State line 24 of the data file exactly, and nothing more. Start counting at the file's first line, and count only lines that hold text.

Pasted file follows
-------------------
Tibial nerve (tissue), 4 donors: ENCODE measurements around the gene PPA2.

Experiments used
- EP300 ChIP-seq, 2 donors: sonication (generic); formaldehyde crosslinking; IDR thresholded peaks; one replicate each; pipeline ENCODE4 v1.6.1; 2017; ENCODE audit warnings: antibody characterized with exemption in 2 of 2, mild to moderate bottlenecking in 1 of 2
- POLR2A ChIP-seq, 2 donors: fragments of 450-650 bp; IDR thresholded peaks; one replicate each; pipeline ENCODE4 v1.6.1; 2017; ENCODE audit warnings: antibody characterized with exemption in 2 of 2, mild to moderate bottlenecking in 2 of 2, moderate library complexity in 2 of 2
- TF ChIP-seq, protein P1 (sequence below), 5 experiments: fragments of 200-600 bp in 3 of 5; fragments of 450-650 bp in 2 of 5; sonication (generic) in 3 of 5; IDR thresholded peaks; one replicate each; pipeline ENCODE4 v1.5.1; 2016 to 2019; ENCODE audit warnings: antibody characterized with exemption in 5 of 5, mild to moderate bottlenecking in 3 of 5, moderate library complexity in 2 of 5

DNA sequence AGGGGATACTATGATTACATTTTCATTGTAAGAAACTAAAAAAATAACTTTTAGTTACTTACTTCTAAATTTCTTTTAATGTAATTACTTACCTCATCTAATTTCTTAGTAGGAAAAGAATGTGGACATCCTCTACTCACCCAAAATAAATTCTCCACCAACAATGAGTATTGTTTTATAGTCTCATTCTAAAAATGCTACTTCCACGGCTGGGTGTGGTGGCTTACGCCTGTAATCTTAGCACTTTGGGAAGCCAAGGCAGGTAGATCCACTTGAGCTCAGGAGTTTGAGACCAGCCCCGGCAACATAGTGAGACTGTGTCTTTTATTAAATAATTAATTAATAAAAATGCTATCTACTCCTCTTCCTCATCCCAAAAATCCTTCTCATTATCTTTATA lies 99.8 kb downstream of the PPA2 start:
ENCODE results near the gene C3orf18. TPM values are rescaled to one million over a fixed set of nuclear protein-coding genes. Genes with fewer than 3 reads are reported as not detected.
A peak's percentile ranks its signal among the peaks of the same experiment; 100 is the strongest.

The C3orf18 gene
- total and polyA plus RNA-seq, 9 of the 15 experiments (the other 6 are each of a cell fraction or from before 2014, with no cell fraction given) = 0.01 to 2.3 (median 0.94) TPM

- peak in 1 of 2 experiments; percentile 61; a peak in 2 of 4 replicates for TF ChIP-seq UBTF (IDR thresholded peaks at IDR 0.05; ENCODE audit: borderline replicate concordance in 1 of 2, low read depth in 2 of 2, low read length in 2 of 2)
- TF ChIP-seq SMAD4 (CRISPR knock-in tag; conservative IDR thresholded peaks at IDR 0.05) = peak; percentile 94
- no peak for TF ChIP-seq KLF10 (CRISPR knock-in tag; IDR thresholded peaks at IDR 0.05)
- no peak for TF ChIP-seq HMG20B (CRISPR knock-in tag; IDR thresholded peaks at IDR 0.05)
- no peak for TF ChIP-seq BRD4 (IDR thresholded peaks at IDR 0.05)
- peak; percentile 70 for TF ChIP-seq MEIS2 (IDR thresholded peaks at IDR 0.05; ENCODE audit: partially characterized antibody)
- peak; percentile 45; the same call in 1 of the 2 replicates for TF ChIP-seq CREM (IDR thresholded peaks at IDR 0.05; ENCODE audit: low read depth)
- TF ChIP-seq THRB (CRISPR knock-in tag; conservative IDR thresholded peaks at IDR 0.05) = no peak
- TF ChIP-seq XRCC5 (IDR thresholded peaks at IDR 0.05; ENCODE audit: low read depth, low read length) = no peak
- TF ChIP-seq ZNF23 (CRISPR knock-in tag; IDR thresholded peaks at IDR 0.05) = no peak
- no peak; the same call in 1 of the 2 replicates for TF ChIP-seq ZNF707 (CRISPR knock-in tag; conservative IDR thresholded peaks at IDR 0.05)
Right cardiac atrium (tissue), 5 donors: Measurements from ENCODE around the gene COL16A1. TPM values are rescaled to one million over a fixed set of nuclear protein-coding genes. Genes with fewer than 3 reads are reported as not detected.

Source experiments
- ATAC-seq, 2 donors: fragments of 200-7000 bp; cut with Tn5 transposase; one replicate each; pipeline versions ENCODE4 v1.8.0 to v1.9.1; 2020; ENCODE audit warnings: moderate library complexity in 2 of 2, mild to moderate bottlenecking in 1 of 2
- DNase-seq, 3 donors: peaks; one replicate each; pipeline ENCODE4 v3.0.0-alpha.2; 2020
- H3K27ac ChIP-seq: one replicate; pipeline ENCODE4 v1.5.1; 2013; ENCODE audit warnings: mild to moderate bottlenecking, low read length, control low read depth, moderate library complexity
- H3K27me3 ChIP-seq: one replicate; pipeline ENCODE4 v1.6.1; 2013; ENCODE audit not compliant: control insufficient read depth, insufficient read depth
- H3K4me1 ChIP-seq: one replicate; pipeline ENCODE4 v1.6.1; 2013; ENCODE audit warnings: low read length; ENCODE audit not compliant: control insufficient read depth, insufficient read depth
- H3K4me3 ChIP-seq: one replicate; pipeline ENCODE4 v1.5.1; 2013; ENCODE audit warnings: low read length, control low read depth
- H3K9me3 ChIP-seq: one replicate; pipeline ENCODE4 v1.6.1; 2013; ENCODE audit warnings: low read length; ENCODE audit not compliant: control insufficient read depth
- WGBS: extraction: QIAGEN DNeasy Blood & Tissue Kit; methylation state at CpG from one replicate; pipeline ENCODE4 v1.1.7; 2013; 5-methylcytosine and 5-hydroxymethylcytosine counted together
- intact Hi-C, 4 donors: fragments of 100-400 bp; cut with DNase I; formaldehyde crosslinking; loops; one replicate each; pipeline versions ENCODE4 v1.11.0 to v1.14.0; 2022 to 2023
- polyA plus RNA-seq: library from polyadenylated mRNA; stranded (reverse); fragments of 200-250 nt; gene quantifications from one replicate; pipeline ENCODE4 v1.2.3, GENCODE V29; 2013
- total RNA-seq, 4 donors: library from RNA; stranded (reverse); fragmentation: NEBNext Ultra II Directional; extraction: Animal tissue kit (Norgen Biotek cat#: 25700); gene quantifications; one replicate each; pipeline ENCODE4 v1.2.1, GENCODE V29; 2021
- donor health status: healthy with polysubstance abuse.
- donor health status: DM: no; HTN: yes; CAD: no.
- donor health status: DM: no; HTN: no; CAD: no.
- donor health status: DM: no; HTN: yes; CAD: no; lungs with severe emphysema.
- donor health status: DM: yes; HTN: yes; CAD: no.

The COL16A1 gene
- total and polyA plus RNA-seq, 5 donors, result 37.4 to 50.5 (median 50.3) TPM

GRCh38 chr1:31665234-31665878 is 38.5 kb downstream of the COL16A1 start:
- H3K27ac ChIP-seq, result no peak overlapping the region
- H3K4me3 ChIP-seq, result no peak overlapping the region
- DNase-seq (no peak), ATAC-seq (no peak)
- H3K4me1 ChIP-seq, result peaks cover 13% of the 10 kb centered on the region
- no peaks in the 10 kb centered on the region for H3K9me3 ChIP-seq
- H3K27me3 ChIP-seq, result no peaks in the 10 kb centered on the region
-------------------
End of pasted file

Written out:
- ATAC-seq, 2 donors: fragments of 200-7000 bp; cut with Tn5 transposase; one replicate each; pipeline versions ENCODE4 v1.8.0 to v1.9.1; 2020; ENCODE audit warnings: moderate library complexity in 2 of 2, mild to moderate bottlenecking in 1 of 2